3D laser scanned models of the Metro North train involved in last week's fiery crash are being made to help with the investigation. The scans will create virtual models of the train car. The models are being created to help investigators to continue to take measurements and look at things from different view points. Six people including a Danbury man were killed Tuesday night in Valhalla.
At least a dozen pieces of third rail pierced the rail car. National Transportation Safety Board vice chairman Robert Sumwalt was asked if anyone was killed or maimed by the third rail spears. Sumwalt says there's extensive fire damage, and pieces of the third rail are scattered through out the first car. Some are stacked up. Some go all the way up to the ceiling. One exited the first car, and penetrated rail car number two.
Investigators will create a diagram of where people were and collect information on their injuries to determine whether anyone was killed or maimed by the third rail spears.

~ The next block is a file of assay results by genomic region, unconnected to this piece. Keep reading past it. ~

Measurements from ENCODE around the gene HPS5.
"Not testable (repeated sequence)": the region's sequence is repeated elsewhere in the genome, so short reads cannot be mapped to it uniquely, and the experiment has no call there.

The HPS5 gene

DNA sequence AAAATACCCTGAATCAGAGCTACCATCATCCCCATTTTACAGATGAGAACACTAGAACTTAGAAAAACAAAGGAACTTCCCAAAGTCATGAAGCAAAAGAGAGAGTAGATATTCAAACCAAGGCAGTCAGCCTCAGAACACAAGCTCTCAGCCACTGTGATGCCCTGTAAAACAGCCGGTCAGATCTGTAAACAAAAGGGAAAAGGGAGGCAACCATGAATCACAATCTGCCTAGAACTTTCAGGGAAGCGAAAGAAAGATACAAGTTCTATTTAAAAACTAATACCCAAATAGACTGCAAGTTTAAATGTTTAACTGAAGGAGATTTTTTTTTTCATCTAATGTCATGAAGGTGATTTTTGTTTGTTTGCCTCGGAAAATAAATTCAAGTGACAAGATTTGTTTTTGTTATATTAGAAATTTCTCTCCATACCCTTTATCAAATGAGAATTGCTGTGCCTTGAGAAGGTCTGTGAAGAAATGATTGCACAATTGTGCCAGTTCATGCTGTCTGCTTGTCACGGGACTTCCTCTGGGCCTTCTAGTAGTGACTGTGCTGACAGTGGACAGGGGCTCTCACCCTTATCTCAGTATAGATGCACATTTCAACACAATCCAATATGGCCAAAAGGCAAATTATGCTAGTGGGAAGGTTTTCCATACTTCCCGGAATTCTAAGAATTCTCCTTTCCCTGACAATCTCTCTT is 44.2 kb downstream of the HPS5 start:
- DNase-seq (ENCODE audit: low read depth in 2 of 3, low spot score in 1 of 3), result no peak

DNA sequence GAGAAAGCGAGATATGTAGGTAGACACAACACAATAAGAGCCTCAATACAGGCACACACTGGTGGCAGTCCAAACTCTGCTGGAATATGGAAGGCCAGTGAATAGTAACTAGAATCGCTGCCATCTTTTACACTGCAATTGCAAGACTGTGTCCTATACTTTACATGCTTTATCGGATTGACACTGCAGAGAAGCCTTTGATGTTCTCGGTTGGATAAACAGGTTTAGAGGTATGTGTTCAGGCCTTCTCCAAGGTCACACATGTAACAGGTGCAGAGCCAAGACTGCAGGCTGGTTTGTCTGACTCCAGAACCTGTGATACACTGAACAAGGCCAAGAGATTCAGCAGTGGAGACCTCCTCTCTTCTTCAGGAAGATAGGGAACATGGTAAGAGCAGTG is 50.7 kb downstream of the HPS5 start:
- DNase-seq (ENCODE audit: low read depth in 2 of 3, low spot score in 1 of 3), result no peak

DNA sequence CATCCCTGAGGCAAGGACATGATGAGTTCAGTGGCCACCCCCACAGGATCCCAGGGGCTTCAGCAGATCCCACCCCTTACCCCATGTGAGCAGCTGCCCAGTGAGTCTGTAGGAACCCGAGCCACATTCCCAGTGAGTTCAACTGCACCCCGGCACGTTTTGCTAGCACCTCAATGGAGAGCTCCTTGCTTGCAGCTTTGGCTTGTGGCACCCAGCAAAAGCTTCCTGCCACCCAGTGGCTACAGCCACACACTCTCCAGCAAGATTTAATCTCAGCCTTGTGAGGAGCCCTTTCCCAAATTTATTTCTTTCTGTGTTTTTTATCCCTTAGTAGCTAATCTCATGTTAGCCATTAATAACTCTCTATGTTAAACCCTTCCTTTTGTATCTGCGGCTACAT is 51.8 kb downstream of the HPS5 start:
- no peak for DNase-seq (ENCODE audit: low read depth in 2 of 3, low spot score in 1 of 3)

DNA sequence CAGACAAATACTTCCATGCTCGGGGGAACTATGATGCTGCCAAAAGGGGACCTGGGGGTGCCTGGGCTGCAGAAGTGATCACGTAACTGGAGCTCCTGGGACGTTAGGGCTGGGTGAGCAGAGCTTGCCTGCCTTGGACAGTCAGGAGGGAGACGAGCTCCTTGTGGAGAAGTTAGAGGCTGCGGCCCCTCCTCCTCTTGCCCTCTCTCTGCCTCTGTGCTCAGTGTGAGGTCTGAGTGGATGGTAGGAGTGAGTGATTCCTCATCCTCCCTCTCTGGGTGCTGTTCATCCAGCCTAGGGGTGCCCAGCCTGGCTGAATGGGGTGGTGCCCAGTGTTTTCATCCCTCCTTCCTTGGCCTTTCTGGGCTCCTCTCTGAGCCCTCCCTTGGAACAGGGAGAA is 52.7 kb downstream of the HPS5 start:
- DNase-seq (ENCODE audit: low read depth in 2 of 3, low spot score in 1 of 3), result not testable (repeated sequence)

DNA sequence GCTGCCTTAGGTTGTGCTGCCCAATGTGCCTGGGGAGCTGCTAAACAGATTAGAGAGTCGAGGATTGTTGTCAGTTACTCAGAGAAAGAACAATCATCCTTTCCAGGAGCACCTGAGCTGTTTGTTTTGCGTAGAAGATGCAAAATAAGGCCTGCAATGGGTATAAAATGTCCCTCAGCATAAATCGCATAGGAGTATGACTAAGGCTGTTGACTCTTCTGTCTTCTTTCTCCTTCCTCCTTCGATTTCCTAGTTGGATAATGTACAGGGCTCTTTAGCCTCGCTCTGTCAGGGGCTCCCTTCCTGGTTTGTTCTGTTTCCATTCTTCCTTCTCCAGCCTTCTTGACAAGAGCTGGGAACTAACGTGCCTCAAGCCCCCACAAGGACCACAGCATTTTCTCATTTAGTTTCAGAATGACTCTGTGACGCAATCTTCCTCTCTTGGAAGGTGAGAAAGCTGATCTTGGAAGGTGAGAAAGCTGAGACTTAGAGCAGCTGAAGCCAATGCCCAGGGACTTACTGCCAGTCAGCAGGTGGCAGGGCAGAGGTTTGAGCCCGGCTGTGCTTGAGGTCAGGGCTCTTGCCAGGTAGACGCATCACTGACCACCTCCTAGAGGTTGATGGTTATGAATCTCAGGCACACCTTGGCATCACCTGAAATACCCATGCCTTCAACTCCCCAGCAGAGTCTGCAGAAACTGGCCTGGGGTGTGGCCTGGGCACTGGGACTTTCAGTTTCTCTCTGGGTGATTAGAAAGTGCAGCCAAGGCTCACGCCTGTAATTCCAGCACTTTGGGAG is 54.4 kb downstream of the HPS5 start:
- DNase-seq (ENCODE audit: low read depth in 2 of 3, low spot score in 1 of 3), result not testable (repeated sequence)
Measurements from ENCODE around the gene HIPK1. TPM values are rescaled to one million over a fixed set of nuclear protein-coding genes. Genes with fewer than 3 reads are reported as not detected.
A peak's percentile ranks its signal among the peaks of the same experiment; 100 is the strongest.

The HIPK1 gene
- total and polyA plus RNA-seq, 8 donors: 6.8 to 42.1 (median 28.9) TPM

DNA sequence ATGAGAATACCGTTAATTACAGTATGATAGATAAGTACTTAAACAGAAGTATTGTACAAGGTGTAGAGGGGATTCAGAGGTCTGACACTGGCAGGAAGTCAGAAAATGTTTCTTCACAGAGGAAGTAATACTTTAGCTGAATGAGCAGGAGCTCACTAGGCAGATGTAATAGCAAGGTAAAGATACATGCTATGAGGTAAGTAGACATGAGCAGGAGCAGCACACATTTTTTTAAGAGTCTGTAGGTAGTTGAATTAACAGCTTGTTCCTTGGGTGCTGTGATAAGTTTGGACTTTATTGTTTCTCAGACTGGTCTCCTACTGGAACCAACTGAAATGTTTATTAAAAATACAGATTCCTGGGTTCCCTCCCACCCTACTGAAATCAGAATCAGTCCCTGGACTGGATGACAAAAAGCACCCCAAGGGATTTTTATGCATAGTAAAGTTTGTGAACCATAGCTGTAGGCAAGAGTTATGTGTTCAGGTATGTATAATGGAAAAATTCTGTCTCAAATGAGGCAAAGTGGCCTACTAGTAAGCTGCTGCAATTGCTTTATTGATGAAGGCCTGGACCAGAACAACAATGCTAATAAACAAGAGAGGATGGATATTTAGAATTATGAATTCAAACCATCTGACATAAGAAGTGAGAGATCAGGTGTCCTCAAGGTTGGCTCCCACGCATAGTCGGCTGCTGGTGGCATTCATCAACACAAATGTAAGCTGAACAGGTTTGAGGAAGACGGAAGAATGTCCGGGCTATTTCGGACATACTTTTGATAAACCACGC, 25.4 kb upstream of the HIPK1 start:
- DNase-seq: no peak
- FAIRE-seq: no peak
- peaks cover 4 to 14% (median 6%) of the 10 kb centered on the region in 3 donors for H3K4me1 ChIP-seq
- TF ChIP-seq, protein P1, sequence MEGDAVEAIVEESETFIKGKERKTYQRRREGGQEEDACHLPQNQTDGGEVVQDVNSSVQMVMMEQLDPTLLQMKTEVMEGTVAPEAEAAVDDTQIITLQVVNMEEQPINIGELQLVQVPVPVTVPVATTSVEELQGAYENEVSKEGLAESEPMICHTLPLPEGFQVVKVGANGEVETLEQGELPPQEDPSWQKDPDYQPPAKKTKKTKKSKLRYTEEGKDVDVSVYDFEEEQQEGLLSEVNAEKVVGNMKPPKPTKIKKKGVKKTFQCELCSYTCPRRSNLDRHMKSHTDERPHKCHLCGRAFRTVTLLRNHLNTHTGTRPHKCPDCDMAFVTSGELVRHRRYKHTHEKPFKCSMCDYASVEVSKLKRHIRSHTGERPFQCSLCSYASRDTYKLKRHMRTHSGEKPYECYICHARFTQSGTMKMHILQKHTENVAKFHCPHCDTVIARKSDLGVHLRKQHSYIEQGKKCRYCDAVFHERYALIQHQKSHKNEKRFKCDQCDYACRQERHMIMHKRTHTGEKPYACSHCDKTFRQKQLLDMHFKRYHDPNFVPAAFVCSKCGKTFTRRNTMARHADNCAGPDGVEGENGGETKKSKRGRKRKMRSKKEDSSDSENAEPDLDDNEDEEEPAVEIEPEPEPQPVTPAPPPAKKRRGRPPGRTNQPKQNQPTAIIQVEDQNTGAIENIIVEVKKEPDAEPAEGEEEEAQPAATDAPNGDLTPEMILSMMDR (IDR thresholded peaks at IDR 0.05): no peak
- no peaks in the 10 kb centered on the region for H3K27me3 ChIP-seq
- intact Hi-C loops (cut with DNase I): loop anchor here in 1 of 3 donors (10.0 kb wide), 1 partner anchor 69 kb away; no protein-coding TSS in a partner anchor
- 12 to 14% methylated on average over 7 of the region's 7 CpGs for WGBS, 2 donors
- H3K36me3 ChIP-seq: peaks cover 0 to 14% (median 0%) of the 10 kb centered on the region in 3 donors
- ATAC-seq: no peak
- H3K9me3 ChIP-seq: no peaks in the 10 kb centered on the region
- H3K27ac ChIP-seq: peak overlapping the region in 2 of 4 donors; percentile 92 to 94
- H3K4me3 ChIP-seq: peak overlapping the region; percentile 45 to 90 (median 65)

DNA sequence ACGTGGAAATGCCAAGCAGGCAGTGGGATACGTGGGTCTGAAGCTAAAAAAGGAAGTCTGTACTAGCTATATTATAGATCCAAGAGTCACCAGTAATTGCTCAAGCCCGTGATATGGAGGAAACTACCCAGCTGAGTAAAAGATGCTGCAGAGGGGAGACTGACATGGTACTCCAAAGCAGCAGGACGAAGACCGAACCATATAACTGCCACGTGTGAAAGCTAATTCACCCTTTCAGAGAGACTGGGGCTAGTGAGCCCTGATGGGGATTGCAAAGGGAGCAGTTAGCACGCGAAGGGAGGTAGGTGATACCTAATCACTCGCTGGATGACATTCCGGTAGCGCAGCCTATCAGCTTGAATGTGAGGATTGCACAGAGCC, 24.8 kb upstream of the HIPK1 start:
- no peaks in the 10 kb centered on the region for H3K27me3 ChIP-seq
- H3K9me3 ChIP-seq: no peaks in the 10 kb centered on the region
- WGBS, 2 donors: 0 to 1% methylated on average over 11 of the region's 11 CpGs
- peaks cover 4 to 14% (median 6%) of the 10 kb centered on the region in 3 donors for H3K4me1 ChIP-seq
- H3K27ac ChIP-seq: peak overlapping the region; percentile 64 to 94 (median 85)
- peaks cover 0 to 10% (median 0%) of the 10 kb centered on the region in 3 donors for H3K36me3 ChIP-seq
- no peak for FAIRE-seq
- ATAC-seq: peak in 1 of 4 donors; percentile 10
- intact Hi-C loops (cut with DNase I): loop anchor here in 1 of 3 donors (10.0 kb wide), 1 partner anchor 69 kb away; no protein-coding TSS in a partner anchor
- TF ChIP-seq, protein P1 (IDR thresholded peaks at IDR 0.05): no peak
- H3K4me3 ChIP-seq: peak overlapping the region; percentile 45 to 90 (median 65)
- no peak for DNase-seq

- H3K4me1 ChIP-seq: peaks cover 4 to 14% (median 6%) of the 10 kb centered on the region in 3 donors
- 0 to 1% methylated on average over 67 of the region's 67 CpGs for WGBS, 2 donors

The agency is looking at why the rare and unusually fiery instance of passenger deaths happened last week, among the thousands of train-auto collisions each year. To transportation lawyer Andrew Maloney, the third rail "is probably the most important issue in the accident." The design could have caused the shoe to act like a crowbar, said Maloney, who represents victims of a 2013 Metro-North derailment.
A railroad expert noted that the "under-running" design has been used for decades because it's a way to avoid problems with ice building up on top of the third rail. It also reduces the possibility of inadvertent, and possibly fatal, contact with the third rail.
The railroad crossing had undergone a number of upgrades in recent years to reduce the risk of accidents, including the installation of brighter LED lights, "Do Not Stop on the Tracks" signs and new traffic signal control equipment. A 2009 plan to install a third set of flashing lights 100 to 200 feet up the road to give motorists a few seconds' extra warning was never carried out, for reasons officials were unable to explain.
The train engineer, whose name was not released, pulled the emergency brake four seconds before the collision, slowing the train from 58 mph to 48 mph when it hit the SUV. Then, in the smoke and flames, he carried to safety an injured passenger who couldn't walk. Sumwalt says the engineer was "very professional" during the disaster and is now "very traumatized."